At Georgia Tech we believe that it is important to continually strive for an atmosphere of mutual respect, acknowledgement, and responsibility between faculty members and the student body. See http://www.catalog.gatech.edu/rules/22/ for an articulation of some basic expectations – that you can have of me, and that I have of you. In the end, simple respect for knowledge, hard work, and cordial interactions will help build the environment we seek. Therefore, I encourage you to remain committed to the ideals of Georgia Tech, while in this class.

Accommodations for Students with Disabilities

If you are a student with learning needs that require special accommodation, contact the Office of Disability Services at (404)894-2563 or http://disabilityservices.gatech.edu/, as soon as possible, to make an appointment to discuss your special needs and to obtain an accommodations letter. Please also e-mail me as soon as possible in order to set up a time to discuss your learning needs. ~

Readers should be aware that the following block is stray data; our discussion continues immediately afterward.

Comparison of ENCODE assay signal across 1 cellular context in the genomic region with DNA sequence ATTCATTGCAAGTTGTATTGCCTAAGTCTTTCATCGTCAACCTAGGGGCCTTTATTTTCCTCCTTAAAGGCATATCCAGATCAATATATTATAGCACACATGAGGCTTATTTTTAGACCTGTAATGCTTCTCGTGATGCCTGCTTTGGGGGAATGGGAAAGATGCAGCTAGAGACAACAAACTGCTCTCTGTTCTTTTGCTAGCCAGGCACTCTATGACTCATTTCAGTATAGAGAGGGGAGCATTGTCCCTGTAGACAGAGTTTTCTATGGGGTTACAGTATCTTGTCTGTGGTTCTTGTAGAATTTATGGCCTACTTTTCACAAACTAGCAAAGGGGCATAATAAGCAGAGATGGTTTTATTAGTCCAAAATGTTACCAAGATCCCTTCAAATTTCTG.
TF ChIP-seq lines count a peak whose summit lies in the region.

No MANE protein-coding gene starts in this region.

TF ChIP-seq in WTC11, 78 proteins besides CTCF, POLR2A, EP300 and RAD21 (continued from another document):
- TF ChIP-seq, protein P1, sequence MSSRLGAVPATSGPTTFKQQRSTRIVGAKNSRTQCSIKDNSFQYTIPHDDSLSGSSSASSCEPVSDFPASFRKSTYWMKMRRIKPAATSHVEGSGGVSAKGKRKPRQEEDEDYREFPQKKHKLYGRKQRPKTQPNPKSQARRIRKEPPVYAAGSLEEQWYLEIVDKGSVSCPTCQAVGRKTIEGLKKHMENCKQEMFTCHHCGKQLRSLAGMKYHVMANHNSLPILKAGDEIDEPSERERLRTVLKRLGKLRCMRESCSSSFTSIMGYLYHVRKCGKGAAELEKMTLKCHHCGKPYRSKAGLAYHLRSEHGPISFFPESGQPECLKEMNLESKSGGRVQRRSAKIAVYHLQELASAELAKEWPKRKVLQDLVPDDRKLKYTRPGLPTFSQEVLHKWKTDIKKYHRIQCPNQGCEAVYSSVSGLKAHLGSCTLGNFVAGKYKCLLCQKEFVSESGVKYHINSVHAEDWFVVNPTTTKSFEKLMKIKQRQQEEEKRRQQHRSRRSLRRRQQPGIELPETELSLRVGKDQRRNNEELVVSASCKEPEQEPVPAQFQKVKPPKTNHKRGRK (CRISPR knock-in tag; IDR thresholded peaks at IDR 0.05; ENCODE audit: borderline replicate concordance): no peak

Scribe Notes

Each student will need to scribe 1 lecture in LaTex. As there is no established textbook for this course, we will post these notes on the course website for the benefit of all students.
  1. Please take careful notes as you hear the recorded lecture and any relevant in-class discussions. Also read the suggested reading associated with the lecture.
  2. Prepare your notes into a document that is written out in complete prose sentences that would be understandable even by a student who might have missed class, not merely a transcription of the telegraphic notes that you jotted down during class. You should write the notes yourself in your own words. It is okay to refer to the readings; however, directly copying from these or any other sources is a form of plagiarism and should be avoided. Do not include administrative information (such as due dates for homeworks) in your scribe notes. Feel free to contact me if you have any questions about anything covered.